To qualify for #ThrowbackThursday, photos or videos must be taken 10 or more years ago.
I was not able to post last week so I made this week’s set a bit more… well… you see for yourself.
2004. As a student in Cavite, I wanted to expose myself to stories that happened outside the verdant green campus of St. La Salle. My editor assigned me to go on an immersion at the coastal areas of Bacoor, Cavite. The area was going to be affected by the construction of the Cavitex (completed five years later in 2009).
The objective of the immersion was to get insights from the people who lived and worked along that coast. How an unstoppable urban development such as a highway slicing through the waters they tread daily… would affect them (if at all).
My editor had managed to turn our publication’s magazine into a beacon of community activism (in the previous year it had contained reviews of Avril Lavigne’s latest CD). I was apprehensive to write as if the only audience would be the College Editors Guild of the Philippines… but heck, this was an immersion and there were stories that needed to be told.
We spent the night sleeping at a house near the coast. The only meal I had before that was a burger from Tropical Hut. The area was filled with a mix of informal settlers and half-finished houses. Telenobelas and karaoke pierced the silence. All of this was just a 20 minute ride away from the international airport.
I saw what could be one of the origins of the tahong (mussels) I loved to pair with my virginal San Mig Light… it came from here… from the waters of Manila Bay. My best friend T, who was with me on this immersion and also a writer of the paper, signalled to me to skip the tahong. Because by golly it came from MANILA BAY. The once gorgeous but now polluted waters of Manila Bay (the sunsets are still gorgeous though).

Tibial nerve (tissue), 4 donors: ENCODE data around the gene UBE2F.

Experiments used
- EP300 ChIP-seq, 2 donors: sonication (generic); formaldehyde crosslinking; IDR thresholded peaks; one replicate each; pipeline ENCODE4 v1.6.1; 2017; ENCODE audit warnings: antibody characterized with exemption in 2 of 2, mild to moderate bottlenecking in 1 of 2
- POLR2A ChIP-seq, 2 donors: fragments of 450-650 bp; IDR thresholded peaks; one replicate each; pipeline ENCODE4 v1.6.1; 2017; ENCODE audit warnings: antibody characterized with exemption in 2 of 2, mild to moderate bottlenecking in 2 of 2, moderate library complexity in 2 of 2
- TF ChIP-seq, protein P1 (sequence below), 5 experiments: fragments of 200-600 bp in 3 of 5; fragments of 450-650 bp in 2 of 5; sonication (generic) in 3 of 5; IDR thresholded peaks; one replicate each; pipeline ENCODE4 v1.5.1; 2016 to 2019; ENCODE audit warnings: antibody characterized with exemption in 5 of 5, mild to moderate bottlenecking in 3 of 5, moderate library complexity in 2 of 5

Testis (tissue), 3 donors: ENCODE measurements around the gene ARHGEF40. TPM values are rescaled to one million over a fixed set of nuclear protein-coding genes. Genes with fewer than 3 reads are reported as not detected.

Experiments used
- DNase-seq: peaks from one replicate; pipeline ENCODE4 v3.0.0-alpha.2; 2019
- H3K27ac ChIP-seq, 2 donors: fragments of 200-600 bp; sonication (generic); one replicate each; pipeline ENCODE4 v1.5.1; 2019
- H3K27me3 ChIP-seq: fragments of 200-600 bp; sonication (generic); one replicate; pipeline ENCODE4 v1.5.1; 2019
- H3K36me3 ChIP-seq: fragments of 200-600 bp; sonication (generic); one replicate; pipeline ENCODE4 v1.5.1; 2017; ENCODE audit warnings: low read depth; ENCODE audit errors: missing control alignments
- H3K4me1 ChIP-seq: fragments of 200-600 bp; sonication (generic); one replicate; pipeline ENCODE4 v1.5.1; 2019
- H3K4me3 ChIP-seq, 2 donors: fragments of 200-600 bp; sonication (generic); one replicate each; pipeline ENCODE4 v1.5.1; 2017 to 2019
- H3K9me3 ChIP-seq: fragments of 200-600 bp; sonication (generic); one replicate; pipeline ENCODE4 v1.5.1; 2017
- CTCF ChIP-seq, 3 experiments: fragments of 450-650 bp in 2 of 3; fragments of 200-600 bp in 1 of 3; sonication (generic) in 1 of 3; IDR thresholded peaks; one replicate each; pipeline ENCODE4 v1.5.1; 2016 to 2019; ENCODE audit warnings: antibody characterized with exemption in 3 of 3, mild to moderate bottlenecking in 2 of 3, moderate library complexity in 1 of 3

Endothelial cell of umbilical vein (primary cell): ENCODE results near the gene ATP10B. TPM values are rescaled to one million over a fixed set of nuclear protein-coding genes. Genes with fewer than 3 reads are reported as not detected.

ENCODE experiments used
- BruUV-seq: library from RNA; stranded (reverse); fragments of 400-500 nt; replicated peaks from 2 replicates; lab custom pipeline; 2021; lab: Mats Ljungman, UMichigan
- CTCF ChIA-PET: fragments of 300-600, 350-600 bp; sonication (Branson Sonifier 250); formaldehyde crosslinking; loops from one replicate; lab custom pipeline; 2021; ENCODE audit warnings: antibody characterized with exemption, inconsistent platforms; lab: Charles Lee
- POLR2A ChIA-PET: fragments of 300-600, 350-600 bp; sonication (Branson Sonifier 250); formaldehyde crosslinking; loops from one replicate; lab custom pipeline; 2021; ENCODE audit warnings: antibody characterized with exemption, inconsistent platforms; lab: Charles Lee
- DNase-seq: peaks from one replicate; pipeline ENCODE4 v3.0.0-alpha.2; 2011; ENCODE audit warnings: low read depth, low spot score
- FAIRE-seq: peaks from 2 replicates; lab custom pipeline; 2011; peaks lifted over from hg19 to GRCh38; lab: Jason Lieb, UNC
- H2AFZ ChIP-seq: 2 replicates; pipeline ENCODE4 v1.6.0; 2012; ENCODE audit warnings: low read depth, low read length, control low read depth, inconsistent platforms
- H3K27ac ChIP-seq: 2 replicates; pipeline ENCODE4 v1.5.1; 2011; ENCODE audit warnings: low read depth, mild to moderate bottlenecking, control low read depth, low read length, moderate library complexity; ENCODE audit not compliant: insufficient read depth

So much for an immersion. Skipping the Manila Bay tahong, I had canned sardines instead. But I listened to Manong’s stories. About how their way of life will change. The Cavitex will block their way to the sea. At the time, I was thinking along the lines of what the greater public would get with the opening of Cavitex. It would reduce travel time from my hometown to Manila from an hour and a half to just under thirty minutes. It would decongest traffic along Aguinaldo Highway.
The design of the Cavitex has these bridges which allow access for fishermen to go out to sea. It did not block their access. Though I don’t know any issues today like right-of-way or something that is bound to crop up.
Travel from Tanza to the international airport now takes about 30 minutes without the traffic along MIA Road. When the NAIA Expressway connects to Coastal Road / Cavitex in the next few years, getting to the airport will be a breeze. No longer a two or three hour traffic route through Paranaque, Las Pinas, Bacoor… etc.